2. Wash the Sweater

    Add the sweater and give it several gentle squeezes to make sure it is completely saturated with the soapy solution. Let it soak for 10 minutes. Then gently squeeze the sweater to help remove soil. Pay attention to areas around the neck, cuffs, and underarms to make sure soil is removed.

    Tip

    If the sweater is heavily-soiled, allow it to soak for 20-30 minutes so the detergent has time to break apart the soil molecules so they can be rinsed away.

    pouring vinegar into a sink for wool-washing

    The Spruce / Ana Cadena

  3. Rinse With Vinegar

    When the sweater is clean, drain or empty the soapy water. Fill the sink or plastic tub with clean cool water and add one-fourth cup of distilled white vinegar. Swish to disperse the vinegar.

    Add the wet sweater to the rinse solution and gently swish it through the water. If there are excessive suds, you may need to drain and repeat the process. Keep rinsing until no more suds remain.

    Do not wring the sweater. Drain the rinse water and gently squeeze out the excess water.

  4. Dry the Sweater

    To speed drying, place the sweater on a thick terrycloth towel. Arrange it flat and smooth out any wrinkles. Start at the narrow end of the towel and roll it up with the sweater inside so that water is absorbed.

    Spread the sweater on a flat, mesh drying rack or a dry towel to finish drying. It may take up to 24 hours for the sweater to dry completely. Do not hang to dry because the fibers may stretch excessively.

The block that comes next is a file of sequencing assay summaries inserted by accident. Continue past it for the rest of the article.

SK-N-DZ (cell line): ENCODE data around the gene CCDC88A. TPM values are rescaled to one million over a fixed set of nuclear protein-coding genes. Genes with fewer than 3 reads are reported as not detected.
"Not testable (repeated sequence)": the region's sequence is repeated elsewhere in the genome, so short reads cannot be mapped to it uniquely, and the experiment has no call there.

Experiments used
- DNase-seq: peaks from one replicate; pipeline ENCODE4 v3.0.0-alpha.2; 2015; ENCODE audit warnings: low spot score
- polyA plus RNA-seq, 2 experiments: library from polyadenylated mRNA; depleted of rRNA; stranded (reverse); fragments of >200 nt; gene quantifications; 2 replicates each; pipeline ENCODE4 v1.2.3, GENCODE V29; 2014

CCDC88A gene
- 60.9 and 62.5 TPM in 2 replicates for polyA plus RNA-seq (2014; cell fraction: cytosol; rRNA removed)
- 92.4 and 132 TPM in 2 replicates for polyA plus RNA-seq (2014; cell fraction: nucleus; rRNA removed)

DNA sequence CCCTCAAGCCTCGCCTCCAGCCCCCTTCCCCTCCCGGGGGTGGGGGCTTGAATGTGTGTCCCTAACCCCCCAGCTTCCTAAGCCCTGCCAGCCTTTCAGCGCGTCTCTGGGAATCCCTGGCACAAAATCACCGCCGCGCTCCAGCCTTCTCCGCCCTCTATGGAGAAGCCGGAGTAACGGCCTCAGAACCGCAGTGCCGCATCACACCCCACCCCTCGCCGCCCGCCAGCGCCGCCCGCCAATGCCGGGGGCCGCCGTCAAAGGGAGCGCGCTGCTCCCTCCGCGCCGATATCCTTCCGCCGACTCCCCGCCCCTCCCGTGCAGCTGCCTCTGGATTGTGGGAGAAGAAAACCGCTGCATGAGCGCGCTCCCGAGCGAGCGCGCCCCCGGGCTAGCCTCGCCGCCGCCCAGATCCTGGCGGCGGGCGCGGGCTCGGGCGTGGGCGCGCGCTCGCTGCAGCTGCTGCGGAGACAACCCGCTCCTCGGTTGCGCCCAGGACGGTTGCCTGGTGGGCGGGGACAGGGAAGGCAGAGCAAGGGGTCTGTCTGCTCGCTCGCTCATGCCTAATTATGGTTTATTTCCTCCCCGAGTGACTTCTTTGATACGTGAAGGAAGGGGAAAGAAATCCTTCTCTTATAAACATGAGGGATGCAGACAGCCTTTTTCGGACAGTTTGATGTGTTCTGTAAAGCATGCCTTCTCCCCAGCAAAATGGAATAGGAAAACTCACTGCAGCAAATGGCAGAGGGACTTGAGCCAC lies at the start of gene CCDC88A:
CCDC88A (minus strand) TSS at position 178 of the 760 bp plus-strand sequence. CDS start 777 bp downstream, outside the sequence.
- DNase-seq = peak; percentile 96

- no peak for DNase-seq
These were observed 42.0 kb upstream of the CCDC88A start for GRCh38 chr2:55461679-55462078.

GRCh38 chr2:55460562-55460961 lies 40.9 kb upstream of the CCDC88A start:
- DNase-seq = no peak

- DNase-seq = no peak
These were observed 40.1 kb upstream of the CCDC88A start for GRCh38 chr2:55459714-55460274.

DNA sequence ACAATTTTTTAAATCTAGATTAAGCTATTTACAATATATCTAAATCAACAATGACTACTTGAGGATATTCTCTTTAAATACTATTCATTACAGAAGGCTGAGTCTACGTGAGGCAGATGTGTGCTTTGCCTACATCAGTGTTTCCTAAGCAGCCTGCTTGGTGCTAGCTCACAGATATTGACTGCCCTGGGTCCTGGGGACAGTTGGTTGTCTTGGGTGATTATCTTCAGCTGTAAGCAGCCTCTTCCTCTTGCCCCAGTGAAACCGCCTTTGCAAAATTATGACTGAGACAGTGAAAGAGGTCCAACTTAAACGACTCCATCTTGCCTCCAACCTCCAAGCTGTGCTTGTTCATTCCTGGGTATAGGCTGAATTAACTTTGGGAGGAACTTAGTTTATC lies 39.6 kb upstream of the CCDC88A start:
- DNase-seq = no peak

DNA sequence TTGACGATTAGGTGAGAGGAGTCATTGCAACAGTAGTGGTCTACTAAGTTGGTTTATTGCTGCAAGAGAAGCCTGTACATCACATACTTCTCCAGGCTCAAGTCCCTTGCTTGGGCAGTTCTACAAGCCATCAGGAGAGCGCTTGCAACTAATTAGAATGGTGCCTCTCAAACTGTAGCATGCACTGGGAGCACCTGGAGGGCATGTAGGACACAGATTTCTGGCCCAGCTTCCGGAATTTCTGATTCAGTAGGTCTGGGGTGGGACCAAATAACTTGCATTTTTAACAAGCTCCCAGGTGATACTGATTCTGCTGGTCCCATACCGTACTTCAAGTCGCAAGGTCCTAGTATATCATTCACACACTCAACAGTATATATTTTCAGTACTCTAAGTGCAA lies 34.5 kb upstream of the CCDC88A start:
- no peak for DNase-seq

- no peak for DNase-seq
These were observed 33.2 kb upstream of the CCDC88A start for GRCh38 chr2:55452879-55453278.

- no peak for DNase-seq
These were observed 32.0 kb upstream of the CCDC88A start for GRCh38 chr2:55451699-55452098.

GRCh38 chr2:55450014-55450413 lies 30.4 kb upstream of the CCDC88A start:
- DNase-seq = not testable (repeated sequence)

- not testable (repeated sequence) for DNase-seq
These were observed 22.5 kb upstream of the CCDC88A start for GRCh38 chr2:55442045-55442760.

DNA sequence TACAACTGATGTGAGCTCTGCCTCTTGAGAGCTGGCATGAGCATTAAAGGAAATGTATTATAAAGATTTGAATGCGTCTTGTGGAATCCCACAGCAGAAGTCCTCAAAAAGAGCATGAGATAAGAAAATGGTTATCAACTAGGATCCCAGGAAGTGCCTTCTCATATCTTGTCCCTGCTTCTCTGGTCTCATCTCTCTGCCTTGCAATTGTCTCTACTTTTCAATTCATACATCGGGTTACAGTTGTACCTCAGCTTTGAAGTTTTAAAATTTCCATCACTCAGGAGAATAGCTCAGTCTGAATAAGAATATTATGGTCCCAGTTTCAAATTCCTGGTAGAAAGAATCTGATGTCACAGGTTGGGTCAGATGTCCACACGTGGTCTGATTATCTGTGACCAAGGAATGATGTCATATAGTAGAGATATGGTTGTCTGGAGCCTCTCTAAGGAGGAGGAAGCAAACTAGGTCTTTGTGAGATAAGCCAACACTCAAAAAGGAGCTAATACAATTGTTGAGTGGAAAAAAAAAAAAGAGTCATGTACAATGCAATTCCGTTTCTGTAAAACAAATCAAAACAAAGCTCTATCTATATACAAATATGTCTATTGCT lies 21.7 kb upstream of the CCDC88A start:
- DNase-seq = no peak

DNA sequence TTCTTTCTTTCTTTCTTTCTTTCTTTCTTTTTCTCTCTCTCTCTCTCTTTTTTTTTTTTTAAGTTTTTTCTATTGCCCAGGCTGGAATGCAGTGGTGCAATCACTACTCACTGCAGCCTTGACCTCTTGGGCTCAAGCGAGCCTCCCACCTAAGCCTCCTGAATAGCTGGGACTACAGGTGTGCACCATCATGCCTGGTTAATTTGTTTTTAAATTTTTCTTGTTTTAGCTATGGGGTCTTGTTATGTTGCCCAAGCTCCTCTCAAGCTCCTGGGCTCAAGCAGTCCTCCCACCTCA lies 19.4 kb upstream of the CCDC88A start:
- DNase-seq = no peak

How to Machine-Wash a Sweater With a Vinegar Rinse

  1. Protect the Sweater

    To prevent snags from zippers and buttons and to prevent excessive stretching during the spin cycle, place the sweater in a mesh delicates laundry bag.

  2. Select the Washer Settings

    Use the gentle cycle and cold water setting when washing wool.

  3. Add the Detergent and Laundry Load

    Use a gentle detergent and add it to the washer's detergent dispenser or in the washer drum. Be sure to wash the sweater with similar fabrics to prevent color transfer.

  4. Add the Vinegar to the Rinse Cycle

    If your washer has a fabric softener dispenser, fill the dispenser cup with distilled white vinegar. If there is no dispenser, add one cup of distilled white vinegar to the washer drum at the beginning of the rinse cycle.

  5. Dry the Sweater

    Remove the sweater from the mesh laundry bag. Dry it flat on a mesh drying rack or an absorbent towel.

Tip

The acrid odor of the vinegar may cling to the wet wool fibers but will dissipate as the wool dries. If it bothers you, especially during hand washing, make a scented vinegar!

Originally written by
Erin Huffstetler
Erin Huffstetler is a frugal living expert who has been writing for over 10 years about easy ways to save money at home. She's covered money-saving advice and tricks for numerous publications, including The Wall Street Journal, The New York Times, and Forbes, among others. She is the owner of "My Frugal Home," a money-saving, frugal living how-to guide.
Learn more about The Spruce's Editorial Process